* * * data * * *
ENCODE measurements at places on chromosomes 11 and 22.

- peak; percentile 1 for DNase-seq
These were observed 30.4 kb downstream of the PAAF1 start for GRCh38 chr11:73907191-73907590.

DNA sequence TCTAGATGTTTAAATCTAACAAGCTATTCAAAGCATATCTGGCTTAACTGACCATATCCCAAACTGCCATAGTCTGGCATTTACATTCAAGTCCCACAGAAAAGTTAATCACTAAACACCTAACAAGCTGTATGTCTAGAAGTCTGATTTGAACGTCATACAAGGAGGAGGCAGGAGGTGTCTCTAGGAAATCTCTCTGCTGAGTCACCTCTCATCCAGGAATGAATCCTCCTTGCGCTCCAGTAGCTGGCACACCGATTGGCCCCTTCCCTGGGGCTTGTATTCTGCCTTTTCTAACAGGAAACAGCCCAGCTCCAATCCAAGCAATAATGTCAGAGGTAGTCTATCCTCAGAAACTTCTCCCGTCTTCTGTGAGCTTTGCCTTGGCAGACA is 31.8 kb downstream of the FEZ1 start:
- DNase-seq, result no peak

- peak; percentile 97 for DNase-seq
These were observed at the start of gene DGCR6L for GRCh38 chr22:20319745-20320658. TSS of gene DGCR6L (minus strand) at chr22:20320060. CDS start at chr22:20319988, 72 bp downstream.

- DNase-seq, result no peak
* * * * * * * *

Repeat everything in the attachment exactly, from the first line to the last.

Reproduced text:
ENCODE measurements at places on chromosomes 11 and 22.

- peak; percentile 1 for DNase-seq
These were observed 30.4 kb downstream of the PAAF1 start for GRCh38 chr11:73907191-73907590.

DNA sequence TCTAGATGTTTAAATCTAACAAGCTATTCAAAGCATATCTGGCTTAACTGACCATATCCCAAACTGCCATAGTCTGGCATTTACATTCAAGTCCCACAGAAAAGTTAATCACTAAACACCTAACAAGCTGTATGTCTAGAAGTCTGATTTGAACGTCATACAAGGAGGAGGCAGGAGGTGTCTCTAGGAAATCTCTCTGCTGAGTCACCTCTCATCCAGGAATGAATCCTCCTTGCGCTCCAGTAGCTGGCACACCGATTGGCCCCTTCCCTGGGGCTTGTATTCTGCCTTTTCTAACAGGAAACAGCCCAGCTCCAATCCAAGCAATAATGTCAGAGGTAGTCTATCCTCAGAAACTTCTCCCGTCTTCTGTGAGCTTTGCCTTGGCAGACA is 31.8 kb downstream of the FEZ1 start:
- DNase-seq, result no peak

- peak; percentile 97 for DNase-seq
These were observed at the start of gene DGCR6L for GRCh38 chr22:20319745-20320658. TSS of gene DGCR6L (minus strand) at chr22:20320060. CDS start at chr22:20319988, 72 bp downstream.

- DNase-seq, result no peak